First, when care-based solutions are proposed to the problems of policing, the result is often that our care system replicates carceral practices, summoning the logics of policing to address everything from mental health to addiction. In addition, we also risk muddling the regulatory spaces of hospitals, which are highly regulated, and the carceral state, which is diffusely monitored at best.

Second, the effect on the medical profession cannot be underestimated. For patients in custody, they have every reason to doubt the quality of their care, since their medical team is in effect part of the carceral arm of the state. At a minimum, patient distrust may lead to medical teams receiving inaccurate or incomplete information. But these effects also spill over to non-incarcerated patients. Hospitals serve the most vulnerable in our society, many of whom may opt to forego treatment rather than risk intersecting with sites of policing and surveillance. It also has a corrosive effect on physicians, nurses, residents, interns, and nursing students, who are being acclimated to the punitive and differentiated care given to people under police or correctional custody.

People are paying attention to this encroachment of mass incarceration into health care spaces. The efforts of the medical profession are especially noteworthy, since changes in how carceral actors are perceived in the day-to-day of medical practice must come from within. Medical providers have been organizing and advocating with their administrations to change the status quo. One targeted area has been hospital policies. Current hospital policies either do not adequately address the issues of patients in custody, or too closely mirror those of law enforcement and correctional practices. Hospital policies should adopt patient-centered practices instead of conforming to policing and correctional practices. Hospitals could strengthen their own programs, such as behavioral response teams and hospital-based violence interruption programs, to focus on public health–based solutions to the problems of mental illness and violence.

Broader structural change is also necessary. For example, instead of just acknowledging that certain carceral practices, like shackling and forced procedures, conflict with hospital regulations, the Centers for Medicare and Medicaid Services should issue better guidance on how hospitals can balance patient care and security. The Office of Civil Rights should pay attention to the potential HIPAA violations resulting from pervasive and routine police and correctional presence. State regulatory bodies should do the same. We need greater statutory protections for health care spaces, and better regulations on the relationship between medical providers and law enforcement. Without these broader regulatory changes, the continued uncertainty and insufficient guidance to hospitals and medical providers will guarantee that we are left with inadequate hospital-based changes.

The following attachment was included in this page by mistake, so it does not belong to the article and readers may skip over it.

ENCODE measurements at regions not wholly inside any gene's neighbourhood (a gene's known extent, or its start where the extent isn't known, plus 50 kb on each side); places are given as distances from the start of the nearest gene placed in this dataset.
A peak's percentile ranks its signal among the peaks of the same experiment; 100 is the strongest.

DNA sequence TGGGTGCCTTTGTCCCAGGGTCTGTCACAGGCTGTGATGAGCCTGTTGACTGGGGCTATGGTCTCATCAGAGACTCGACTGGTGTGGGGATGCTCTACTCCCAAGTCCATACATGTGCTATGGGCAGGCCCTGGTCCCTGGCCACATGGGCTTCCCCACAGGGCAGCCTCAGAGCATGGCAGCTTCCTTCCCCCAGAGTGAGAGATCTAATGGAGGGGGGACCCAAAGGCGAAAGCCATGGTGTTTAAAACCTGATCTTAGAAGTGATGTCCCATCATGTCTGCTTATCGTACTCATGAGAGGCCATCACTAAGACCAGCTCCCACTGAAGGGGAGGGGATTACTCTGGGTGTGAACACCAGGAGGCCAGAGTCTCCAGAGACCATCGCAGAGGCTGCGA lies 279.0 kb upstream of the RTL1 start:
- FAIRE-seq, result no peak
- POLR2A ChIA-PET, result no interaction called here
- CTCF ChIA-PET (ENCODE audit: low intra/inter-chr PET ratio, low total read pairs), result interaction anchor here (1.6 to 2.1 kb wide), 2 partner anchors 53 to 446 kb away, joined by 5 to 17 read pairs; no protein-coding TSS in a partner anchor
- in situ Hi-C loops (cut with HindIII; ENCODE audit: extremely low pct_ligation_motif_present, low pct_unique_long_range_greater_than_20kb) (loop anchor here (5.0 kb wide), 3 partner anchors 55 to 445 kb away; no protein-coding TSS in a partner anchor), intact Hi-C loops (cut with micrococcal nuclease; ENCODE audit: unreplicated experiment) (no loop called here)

Lawyers also have a role here. Privacy, disability, and other legal advocates should take a close look at the diffusion of policing and carceral power in hospitals. Prison and jail litigation has brought the inhumanity of those carceral settings to light. That same kind of attention should be paid to the carceral spillover into hospitals.

Decades into our country’s investment in a mass incarceration state, its failings are stark. The disease of mass incarceration must be fully diagnosed and addressed. As we step into this new era of criminalized reproductive choices—in which health care and policing are again inextricably bound—these deeper roots of collaboration and cooperation between the two spheres must be disentangled. Perhaps through this disentanglement, a deeper conception of common human dignity can be found.

The author has a related article, “Patient or Prisoner in the ‘Free World’ Hospital,” forthcoming in the George Washington University Law Review.

Image: Unsplash